So far in August, shares in DBS Group Holdings Ltd (SGX: D05) have fallen by 6.6%, Oversea-Chinese Banking Corporation Limited (SGX: O39) shares have declined by 3.4% while United Overseas Bank Ltd (SGX: U11) has inched down by 0.4%.
Given the poor share performance by the trio of banks, it begs the question: Which bank has the best valuation to invest in for the long-term? To help answer that, I would be comparing the valuation of the banks against that of the SPDR STI ETF (SGX: ES3), an exchange-traded fund which can be taken as a proxy for the Straits Times Index (SGX: ^STI).
The table below shows the valuation comparison of the banks against the SPDR STI ETF (the best values among the banks are in bold):Source: S&P Global Market Intelligence; SPDR STI ETF website (data as of 21 August 2018)
In terms of PB ratio, OCBC looks to be the cheapest bank, but its valuation is still higher than that of the SPDR STI ETF, which has a PB ratio of 1.1.
When using PE ratio as a metric, OCBC once again triumphs over the other banks. Its PE ratio of 10.35 is lower than both DBS’ and UOB’s PE ratios. However, OCBC is still more expensive than the market.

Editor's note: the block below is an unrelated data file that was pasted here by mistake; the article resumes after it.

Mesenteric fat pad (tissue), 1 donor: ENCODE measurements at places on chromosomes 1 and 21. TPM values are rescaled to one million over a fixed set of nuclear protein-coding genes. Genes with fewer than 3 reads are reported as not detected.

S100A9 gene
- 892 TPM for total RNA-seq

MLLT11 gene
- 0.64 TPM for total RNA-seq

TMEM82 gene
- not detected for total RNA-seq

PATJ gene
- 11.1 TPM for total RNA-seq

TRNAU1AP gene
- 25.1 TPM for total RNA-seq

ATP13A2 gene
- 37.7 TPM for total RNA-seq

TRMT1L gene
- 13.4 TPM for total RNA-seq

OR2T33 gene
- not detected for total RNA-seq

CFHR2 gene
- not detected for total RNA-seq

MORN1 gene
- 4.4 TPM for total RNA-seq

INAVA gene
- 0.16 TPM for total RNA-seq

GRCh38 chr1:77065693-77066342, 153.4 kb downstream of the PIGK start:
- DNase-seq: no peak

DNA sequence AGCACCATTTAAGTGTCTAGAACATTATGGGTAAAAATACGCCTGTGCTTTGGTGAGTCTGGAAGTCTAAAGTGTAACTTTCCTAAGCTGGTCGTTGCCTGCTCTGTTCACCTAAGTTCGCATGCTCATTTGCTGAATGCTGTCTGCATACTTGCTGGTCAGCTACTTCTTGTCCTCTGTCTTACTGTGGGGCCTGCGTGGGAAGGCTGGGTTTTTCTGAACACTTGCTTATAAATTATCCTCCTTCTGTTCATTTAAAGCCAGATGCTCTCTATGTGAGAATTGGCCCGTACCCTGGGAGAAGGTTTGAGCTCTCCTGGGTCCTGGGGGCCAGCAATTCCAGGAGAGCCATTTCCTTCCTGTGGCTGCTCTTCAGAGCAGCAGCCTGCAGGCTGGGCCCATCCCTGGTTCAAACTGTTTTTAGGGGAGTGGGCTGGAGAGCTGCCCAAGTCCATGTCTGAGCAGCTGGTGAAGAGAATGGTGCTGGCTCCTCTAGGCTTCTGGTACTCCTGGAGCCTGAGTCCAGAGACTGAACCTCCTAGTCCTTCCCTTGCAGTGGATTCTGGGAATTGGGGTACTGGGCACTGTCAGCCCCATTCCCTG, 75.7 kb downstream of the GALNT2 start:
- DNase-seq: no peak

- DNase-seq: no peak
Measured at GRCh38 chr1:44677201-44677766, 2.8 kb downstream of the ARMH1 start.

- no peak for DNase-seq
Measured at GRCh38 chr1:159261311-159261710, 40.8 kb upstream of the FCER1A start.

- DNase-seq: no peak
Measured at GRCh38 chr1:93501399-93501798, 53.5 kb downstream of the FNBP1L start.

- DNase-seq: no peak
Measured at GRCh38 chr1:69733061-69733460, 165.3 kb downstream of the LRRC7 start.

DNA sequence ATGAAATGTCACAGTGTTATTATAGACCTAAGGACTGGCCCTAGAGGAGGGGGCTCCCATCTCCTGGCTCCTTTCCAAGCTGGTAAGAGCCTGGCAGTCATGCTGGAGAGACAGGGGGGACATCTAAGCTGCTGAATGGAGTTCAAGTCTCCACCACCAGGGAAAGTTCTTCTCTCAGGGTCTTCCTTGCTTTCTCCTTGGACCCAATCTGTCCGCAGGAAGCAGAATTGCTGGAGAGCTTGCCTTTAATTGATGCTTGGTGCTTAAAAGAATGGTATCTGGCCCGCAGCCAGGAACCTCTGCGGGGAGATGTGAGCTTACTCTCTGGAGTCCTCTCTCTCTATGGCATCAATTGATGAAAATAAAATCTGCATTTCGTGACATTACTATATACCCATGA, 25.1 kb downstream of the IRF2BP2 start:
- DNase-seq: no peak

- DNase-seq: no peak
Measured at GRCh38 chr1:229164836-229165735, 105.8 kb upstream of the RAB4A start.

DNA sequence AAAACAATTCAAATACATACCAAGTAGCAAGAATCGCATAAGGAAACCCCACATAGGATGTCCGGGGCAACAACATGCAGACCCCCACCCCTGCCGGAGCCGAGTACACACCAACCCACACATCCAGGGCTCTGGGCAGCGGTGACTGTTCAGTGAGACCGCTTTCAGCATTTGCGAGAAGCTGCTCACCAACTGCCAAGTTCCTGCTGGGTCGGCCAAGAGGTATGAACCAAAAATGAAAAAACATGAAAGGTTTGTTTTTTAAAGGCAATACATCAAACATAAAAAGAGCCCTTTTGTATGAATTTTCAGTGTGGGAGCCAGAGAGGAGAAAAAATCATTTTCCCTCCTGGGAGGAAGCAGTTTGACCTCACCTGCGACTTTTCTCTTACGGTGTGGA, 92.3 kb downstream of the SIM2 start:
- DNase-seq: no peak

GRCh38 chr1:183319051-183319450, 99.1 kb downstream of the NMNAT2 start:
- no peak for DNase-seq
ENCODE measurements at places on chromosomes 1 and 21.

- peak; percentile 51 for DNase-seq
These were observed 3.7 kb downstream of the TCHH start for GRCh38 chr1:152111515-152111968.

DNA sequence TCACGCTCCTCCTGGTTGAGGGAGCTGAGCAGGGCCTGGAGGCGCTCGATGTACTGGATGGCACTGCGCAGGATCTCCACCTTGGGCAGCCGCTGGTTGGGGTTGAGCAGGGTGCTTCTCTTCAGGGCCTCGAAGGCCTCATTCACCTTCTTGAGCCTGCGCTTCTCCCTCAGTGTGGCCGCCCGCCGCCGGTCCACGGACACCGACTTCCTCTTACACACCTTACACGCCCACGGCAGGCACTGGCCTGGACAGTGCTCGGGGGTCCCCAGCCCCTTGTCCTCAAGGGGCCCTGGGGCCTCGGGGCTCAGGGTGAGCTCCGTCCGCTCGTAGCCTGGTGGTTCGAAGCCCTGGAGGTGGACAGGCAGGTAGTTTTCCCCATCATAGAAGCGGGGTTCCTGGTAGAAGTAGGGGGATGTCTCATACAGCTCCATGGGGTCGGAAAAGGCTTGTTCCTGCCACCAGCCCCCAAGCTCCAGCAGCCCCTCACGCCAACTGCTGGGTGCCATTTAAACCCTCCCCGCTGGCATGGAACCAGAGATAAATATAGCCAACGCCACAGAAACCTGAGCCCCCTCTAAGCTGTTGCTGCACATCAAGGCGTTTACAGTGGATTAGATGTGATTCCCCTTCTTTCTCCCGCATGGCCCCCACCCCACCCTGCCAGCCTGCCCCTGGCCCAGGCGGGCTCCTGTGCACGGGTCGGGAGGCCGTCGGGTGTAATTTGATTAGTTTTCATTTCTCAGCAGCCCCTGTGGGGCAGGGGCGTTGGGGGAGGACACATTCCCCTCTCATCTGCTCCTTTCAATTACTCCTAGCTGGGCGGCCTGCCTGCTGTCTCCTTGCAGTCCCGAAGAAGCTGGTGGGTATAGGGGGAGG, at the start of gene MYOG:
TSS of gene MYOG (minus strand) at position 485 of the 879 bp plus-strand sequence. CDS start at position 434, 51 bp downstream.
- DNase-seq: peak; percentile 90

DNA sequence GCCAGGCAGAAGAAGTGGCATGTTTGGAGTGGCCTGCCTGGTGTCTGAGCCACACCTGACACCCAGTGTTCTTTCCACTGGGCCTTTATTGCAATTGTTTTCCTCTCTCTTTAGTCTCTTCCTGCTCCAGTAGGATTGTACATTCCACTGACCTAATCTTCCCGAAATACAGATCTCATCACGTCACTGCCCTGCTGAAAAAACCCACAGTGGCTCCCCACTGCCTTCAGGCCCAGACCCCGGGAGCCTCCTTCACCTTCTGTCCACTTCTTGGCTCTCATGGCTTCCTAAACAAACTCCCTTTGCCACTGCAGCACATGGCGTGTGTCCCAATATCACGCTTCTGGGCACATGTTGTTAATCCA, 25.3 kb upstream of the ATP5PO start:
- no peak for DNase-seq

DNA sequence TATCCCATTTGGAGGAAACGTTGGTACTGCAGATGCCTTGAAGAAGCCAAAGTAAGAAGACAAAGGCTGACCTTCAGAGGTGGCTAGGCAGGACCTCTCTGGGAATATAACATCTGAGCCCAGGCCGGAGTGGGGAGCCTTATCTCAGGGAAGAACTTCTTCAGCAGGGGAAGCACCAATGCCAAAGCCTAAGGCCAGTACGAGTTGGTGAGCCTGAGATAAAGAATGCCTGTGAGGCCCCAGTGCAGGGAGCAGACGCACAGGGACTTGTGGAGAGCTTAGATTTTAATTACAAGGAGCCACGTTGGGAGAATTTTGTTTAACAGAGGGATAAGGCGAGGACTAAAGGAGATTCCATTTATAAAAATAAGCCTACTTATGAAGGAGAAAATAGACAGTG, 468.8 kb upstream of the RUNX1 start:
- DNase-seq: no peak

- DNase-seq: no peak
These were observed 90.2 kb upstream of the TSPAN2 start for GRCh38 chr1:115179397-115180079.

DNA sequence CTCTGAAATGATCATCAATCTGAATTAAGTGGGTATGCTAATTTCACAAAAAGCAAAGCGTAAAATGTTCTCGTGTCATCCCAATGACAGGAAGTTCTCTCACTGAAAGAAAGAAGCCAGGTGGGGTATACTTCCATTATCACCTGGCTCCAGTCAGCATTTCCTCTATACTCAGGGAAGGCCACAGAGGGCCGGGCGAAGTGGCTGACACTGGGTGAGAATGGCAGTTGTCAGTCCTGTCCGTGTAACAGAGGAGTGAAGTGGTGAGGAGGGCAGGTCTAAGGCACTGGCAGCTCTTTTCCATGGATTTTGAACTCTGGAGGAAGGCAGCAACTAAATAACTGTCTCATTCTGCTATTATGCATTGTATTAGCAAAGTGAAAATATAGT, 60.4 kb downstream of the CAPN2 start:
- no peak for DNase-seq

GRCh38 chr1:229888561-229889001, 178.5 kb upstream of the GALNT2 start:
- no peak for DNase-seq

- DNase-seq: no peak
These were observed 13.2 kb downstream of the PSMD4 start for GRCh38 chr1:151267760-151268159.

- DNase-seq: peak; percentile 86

When it comes to dividend yield, DBS gives the most bang for the buck with a yield of 4.8%. Furthermore, every dollar invested in DBS gives a higher cash inflow for the investor as compared to the SPDR STI ETF. Do note that the dividend yields for the banks exclude any special dividends declared.
It looks like OCBC offers the best value with its lowest PB ratio amongst the banks and a PE ratio which is smaller than even the SPDR STI ETF’s. Investors who are interested to invest in OCBC, though, have to look into other aspects such as its net interest margin, non-performing loans ratio, loan-to-deposit ratio, and so on, before deciding to purchase its shares.
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The information provided is for general information purposes only and is not intended to be personalised investment or financial advice. The Motley Fool Singapore has recommended shares of DBS Group Holdings Ltd and United Overseas Bank Ltd. Motley Fool Singapore contributor Sudhan P doesn’t own shares in any companies mentioned.